An Inklings Walking Tour

David Russell Mosley

 

lewis-inklings-featured

Lent
10 March 2016
The Edge of Elfland
Hudson, New Hampshire

Dear Friends and Family,

On Tuesday, 15 March 2016, at approximately 8pm EST, five members of the Inklings are going on a walking tour throughout the English countryside. This was a common enough occurrence when the Inklings were alive, but now the dearly departed will be live-tweeting the even (pun intended). Make sure you follow the following accounts on twitter:

C. S. Lewis: @PilgrimInNarnia
J. R. R. Tolkien: @TolkienElfland (written by yours truly)
Charles Williams: @OddestInkling
Owen Barfield: @BarfieldDiction
Hugo Dyson: @hugo_dyson

Also, be sure to follow the hashtag #inkwalk. This should be an awful lot of fun and will include many quotations or paraphrases from the workers of these authors. To get a sense of what this will be like, I recommend checking out the night Charles Williams was drunk-texting on a road trip with C.S. Lewis.

Sincerely,
David

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On the Passing of Alan Rickman and the Adaptation of Books to Film

David Russell Mosley

 

alan-rickman-as-the-sheriff-of-nottingham

Epiphanytide
14 January 2016
The Edge of Elfland
Hudson, New Hampshire

Dear Friends and Family,

As many of you have already heard or read, Alan Rickman, an excellent actor, has died. Rickman has always been one of my favorite actors. My first introduction to him was in the simultaneously wonderful and terrible “Robin Hood: Prince of Thieves.” While Kevin Costner’s Robin Hood leaves much to be desired (including hair), Rickman’s Sheriff was a revelation. The line, “I’ll cut your heart out with a spoon!” will never leave me, for better or for worse. In addition to being the evil sheriff, Rickman will remain for the epitome of Colonel Brandon, the once jilted lover who has now fallen for the emotional and opinionated Marianne Dashwood. His gravitas in that role made me believe that he not only loved the young girl, but himself suffered heartache from a lost love. For many, however, especially of those younger than me, Rickman will forever be remembered for, in some ways a similar role, his adaptation of Professor Severus Snape. Rickman, of course, has played many roles over his career, but I focus on these for two reasons. First, they are those most well-known to me. They come from some of my favorite films. Second, they are characters whose origins are in books.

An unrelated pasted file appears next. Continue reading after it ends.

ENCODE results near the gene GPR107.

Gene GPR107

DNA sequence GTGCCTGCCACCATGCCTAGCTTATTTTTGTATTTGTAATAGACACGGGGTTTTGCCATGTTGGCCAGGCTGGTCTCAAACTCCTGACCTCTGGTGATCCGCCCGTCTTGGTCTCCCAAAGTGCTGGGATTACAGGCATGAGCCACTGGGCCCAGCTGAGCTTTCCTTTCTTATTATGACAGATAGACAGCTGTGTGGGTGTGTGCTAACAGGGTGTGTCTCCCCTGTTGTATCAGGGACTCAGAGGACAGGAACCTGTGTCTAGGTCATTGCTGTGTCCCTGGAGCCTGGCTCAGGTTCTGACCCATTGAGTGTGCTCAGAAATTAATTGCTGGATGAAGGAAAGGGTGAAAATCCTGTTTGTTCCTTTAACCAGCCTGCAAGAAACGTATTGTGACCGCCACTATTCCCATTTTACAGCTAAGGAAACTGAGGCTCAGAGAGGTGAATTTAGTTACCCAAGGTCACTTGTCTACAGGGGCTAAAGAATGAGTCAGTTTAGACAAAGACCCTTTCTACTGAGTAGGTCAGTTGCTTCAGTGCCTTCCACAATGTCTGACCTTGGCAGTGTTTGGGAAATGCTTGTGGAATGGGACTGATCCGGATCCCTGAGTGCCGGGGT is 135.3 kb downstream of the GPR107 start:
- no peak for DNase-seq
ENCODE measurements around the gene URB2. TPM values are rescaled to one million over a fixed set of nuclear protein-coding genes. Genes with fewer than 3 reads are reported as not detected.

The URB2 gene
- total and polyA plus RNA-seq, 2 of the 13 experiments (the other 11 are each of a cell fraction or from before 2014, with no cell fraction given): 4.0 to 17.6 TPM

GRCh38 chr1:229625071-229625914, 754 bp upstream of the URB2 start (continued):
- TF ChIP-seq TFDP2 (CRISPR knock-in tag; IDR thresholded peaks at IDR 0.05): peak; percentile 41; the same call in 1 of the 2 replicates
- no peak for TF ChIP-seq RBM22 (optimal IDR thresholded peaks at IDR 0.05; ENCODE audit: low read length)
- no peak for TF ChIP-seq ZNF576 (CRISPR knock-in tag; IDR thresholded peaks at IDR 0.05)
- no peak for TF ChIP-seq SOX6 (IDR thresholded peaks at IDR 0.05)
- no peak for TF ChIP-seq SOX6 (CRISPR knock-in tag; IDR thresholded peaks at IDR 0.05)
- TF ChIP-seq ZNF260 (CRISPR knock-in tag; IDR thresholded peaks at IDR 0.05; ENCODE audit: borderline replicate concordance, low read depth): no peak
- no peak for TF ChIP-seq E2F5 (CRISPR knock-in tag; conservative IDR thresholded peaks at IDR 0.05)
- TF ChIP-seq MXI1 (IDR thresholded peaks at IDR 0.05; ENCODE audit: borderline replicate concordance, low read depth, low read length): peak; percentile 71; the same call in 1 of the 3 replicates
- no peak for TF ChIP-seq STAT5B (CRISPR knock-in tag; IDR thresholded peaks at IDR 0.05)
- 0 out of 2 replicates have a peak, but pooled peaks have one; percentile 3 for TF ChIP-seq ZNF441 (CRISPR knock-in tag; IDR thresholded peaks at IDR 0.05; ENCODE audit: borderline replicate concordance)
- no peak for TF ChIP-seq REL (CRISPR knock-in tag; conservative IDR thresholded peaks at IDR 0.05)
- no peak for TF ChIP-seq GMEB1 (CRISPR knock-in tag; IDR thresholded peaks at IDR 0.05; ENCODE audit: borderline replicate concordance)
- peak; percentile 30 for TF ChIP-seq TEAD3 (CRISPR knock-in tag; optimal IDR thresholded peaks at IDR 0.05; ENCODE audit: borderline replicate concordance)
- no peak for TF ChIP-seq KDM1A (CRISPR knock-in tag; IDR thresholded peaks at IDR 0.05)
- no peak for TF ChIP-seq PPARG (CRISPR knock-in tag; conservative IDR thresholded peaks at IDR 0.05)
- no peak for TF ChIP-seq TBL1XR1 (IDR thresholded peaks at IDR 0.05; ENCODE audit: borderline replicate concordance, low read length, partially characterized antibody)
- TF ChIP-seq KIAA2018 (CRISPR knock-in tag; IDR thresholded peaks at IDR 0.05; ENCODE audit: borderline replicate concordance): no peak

Christopher Tolkien, youngest son and second youngest child of J. R. R. Tolkien, is famous for his opinion that Peter Jackson’s adaptations of his father’s work have no value. They have evacuated any sense of beauty or theology that underpinned them. Or so Christopher Tolkien believes. He, however, misses something and this returns me to Rickman’s career as an actor who played literary characters. Any adaptation of a book, however good or bad, tends to do one very good thing: it inspires the viewers who have never read the book to do so. This isn’t always the case, but I believe it often is. Many have turned from Jackson’s films to Tolkien’s books for the first time, precisely because they saw the films. In Rickman’s case, this was how I came to read Sense and Sensibility. I watched Ang Lee’s adaptation and loved it and so turned to the book. Similarly was I turned to various Robin Hood stories thanks in large part to “Robin Hood: Prince of Thieves.” Many have likely begun to read the excellent Harry Potter series because of the film adaptations (some of which are quite good and others of which are really not). Rickman, often playing the villain, therefore serves as a conduit from film to book for many. I for one can no longer read the lines of Colonel Brandon or Severus Snape without doing so in Rickman’s voice. He has helped shape my imagination concerning those characters.

Rickman was an excellent actor and he will be missed. However, we still have his body of work and I hope and believe that those portions of it which are adaptations of books will continue to help shape the imaginations of new readers and help them discover new books that might not have read had they not seen the film first.

I leave you with this spectacular video of Rickman making an epic cup of tea:

Sincerely,
David

What I’m Reading: December 2015 Edition

David Russell Mosley

Advent
16 December 2015
The Edge of Elfland
Hudson, New Hampshire

Dear Friends and Family,

I’ve written these sporadically, but I’m going to try to write them a bit more regularly, at least once a month.

On the Incarnation by Athanasius of Alexandria